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You will need go get money when you are here. ATMs are available. You can set up a local account in U.S. dollars or where ever your hard currency is. Just deposit a check in a local bank here, from your foreign account in the US or where ever you live now. It will take twenty five to thirty days to clear. Check with the bank to be sure. Some will take 45 days, to make money on the float. So do check. I recommend Metro Bank or Philippine National Bank. HSBC is highly recommended but has very few branches here. Citibank, a US chartered bank requires a 10,000 US Deposit, and give very low interest rates. PNB requires $200 in cash to open a saving account. A savings account is all you really need. You need to maintain that balance to keep from paying a service charge.
If you want the best rate of exchange take your dollars to the closest legal money exchanger. In the cities they are everywhere. Do not change money on the street. Again, do not change money on the street. Street money changers in the Philippines, will offer you 55 to one, 70 to one, 100 to one what ever it takes to get money out of you pocket. Then, like magic, your money disappears and so do they. One scam is to pay you too much. You count it with them. It is too much! So the take it back to give you the proper amount of money. Through slight of hand, they are able to make you think you are getting back the correct amount. When you count your money, later, you find it short.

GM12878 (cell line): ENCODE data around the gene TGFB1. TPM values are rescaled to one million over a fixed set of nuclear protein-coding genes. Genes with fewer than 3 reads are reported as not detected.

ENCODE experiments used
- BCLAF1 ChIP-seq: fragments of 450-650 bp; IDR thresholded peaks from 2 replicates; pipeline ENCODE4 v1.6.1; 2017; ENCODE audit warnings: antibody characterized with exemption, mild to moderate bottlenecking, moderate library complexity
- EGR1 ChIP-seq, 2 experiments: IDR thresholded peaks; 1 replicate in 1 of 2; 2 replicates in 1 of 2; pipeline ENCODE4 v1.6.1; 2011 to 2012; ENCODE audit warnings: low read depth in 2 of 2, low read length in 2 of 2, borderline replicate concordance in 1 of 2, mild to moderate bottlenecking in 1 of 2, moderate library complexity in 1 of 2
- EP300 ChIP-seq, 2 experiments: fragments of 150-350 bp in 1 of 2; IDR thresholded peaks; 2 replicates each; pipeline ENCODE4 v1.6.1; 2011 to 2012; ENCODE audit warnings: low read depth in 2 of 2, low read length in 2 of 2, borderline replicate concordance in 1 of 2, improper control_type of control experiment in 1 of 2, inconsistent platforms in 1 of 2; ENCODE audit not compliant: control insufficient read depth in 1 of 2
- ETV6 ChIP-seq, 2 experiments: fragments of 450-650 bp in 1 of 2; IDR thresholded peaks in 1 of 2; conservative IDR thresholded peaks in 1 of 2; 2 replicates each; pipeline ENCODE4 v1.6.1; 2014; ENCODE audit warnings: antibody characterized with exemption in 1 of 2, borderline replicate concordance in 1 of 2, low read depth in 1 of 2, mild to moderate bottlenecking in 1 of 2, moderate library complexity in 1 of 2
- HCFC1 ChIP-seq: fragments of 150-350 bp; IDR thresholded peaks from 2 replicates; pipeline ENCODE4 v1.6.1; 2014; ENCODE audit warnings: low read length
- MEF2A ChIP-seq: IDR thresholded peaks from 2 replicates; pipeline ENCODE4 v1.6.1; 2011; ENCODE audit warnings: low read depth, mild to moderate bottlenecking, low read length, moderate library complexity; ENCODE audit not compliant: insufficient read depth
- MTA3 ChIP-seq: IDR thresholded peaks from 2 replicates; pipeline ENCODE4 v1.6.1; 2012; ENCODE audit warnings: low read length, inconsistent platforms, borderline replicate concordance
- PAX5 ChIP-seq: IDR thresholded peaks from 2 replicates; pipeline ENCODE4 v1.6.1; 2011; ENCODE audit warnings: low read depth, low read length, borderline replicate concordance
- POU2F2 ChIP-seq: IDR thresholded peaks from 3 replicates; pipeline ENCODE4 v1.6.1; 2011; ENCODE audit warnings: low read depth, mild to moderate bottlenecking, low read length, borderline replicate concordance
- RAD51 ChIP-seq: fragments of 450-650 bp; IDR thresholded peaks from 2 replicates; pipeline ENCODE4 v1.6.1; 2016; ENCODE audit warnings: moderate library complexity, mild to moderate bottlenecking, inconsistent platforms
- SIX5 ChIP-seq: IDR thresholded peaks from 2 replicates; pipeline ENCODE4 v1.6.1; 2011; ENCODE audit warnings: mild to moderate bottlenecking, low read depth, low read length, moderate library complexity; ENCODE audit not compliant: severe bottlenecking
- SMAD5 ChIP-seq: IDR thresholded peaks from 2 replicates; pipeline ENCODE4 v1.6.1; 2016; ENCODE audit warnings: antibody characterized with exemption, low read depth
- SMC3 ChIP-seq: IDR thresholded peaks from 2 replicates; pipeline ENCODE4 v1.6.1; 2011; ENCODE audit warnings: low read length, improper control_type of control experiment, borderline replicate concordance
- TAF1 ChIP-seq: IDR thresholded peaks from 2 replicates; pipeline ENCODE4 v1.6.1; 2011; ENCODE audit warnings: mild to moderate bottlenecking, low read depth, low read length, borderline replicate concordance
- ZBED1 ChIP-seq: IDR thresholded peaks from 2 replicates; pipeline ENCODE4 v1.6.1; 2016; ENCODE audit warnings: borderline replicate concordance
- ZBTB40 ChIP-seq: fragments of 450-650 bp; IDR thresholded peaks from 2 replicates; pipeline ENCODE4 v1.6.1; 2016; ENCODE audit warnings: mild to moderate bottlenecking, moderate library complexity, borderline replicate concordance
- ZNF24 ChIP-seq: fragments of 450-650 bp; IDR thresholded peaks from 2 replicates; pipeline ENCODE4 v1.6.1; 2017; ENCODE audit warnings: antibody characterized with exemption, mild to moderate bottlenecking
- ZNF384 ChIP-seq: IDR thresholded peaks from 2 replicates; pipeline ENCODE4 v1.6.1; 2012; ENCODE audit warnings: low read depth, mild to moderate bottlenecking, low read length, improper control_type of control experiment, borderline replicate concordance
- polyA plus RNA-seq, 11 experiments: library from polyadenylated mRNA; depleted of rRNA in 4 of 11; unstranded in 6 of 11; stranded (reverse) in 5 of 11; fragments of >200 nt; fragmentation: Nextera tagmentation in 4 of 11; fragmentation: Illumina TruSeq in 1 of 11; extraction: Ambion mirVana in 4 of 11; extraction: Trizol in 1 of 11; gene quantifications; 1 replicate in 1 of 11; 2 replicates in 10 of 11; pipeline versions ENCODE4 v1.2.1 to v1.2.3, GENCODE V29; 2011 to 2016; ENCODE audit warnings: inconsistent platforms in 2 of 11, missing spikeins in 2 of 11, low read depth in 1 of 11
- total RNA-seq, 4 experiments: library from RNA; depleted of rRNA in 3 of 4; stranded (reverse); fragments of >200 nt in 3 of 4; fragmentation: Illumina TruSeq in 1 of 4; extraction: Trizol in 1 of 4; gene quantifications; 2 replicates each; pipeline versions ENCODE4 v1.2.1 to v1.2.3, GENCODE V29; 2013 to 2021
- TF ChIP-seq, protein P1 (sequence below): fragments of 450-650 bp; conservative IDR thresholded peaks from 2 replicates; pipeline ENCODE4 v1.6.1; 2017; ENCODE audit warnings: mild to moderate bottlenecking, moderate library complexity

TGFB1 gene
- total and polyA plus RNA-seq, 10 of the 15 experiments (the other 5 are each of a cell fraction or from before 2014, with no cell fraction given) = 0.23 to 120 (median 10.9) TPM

Again, do not, under any circumstances deal with money changers on the streets in the Philippines, even if he is your brother. But the ones in buildings are quite honest and stable as the banks are. But the bank rate is low because of overhead and the way banks are. When you bargain with a money changer, you won't be able to bargain except maybe for five centavos on a dollar, so why bother, unless you like the game.